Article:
Implant Device Design Considerations
Information regarding raw materials and manufacturing processes can be crucial for certain implants, such as those made of nitinol, implants with unique in vivo wear characteristics, implants composed of degradable materials or biologically-derived materials, and implants manufactured using additive manufacturing processes. In these cases, it is recommended that a 510(k) submission include details about materials, specifications, design and critical processing information, including reaction parameters and solvents used in processing or cleaning to allow FDA to better understand the final, finished form of the implant and how it compares to the predicate device in evaluating substantial equivalence.
Human Factors/Usability (HF/U) and Clinical Performance Testing
The draft guidance offers general information about HF/U and clinical performance testing. FDA acknowledges the particular importance of HF/U testing for implant devices with complex interfaces intended for implantation by healthcare practitioners (HCPs) and implants that involve post-implantation management by either the patient or HCP (e.g., programming, monitoring, maintenance).
The FDA notes that, in most 510(k) submissions, clinical data is not typically required to establish SE. However, there are specific scenarios where clinical data may become necessary to support an SE determination, as explained in another recent draft guidance on clinical data in 510(k), which we will discuss separately in a forthcoming blog post.
Patient Experience Information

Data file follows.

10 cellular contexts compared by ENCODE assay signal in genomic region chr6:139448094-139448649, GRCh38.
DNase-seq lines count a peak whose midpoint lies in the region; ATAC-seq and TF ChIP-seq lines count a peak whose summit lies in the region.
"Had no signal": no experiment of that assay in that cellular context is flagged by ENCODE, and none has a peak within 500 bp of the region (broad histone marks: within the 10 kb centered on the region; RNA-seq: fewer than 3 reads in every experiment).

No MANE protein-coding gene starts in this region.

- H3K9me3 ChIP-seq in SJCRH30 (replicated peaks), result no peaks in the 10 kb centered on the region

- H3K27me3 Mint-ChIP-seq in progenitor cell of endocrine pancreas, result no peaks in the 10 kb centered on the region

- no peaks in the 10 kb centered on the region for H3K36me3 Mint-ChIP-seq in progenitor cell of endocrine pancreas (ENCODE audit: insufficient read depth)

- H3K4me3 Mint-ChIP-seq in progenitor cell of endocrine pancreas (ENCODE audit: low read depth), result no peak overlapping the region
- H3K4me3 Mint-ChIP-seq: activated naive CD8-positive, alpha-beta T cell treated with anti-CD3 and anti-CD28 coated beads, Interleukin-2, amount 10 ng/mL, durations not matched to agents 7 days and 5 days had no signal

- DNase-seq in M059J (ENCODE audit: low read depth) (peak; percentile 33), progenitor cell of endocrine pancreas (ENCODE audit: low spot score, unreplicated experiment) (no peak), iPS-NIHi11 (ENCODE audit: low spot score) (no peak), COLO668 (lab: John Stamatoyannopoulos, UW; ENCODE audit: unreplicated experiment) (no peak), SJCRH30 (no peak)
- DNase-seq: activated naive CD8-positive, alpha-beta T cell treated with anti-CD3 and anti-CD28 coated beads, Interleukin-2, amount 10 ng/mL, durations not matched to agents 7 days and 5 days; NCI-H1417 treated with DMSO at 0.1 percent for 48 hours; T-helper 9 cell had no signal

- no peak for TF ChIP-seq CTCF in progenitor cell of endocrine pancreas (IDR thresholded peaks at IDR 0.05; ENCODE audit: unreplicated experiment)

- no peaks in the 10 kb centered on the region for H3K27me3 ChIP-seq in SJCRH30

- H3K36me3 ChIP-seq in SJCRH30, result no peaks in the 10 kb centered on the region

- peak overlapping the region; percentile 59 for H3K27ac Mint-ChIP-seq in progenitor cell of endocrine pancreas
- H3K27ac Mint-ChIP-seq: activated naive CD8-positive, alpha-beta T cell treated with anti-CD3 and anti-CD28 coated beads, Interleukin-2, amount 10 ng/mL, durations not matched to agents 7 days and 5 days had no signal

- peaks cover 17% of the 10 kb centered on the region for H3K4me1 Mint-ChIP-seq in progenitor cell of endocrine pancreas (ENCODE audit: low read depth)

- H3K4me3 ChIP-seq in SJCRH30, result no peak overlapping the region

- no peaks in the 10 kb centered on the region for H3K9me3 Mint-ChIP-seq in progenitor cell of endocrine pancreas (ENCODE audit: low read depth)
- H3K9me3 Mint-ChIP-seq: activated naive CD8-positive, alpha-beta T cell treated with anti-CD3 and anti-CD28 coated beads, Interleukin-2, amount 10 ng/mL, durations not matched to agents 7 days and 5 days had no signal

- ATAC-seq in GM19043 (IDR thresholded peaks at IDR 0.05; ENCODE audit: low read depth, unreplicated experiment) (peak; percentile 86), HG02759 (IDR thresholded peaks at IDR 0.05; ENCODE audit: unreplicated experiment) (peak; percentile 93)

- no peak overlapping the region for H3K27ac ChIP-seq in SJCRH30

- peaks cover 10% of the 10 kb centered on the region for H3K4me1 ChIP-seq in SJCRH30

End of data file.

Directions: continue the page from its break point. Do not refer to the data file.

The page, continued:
As CDRH administers the Patient Science and Engagement Program, the draft guidance includes a separate section to encourage, rather than mandate, submitters to include patient experience data (such as patient preference information and patient-reported outcomes) for implants in a 510(k) submission, if it is relevant to the determination of SE. Regarding this aspect, FDA refers to three guidance documents: Patient-Reported Outcome Measures, Patient-Reported Outcome Instruments, and Patient Preference Information.
In evaluating substantial equivalence, FDA may consider patient preference information in conjunction with non-clinical and clinical testing. The totality of information helps inform FDA’s decision when it considers the overall benefit-risk profile of the implant device. Note that FDA performs a benefit-risk assessment in the 510(k) context when it determines whether the new device is “as safe and effective” as the predicate device after the Agency finds that the intended use of the new device and predicate device are the same and have different technological characteristics that do not raise different questions of safety and effectiveness if there are different technological characteristics.
Labeling and Implant ID Card
Lastly, it is critical that patients are provided with implant information as it pertains to their devices. Manufacturers should create user-friendly instructions for use that facilitate patient understanding of potential risks over the expected lifespan of the implant. FDA offers a flexible approach to achieve this goal, suggesting that some information may be suitable for inclusion on an implant ID card for the patient or caregiver, while other information may be better communicated in a different format (e.g., separate patient labeling). Concerning the implant ID card, FDA recommends including basic information such as model name and manufacturer and important details concerning patient contacting materials, including those that may be associated with allergic reactions. FDA also recommends the implant ID card provide contact information in the event of malfunctions or adverse events. Finally, for magnetic resonance (MR) conditional implants, FDA recommends identifying those conditions for safe MR use.
We encourage sponsors of implant devices to carefully review the draft guidance, participate in the FDA’s webinar scheduled for October 26, 2023, and consider submitting comments on this draft guidance by December 6, 2023, through the provided link.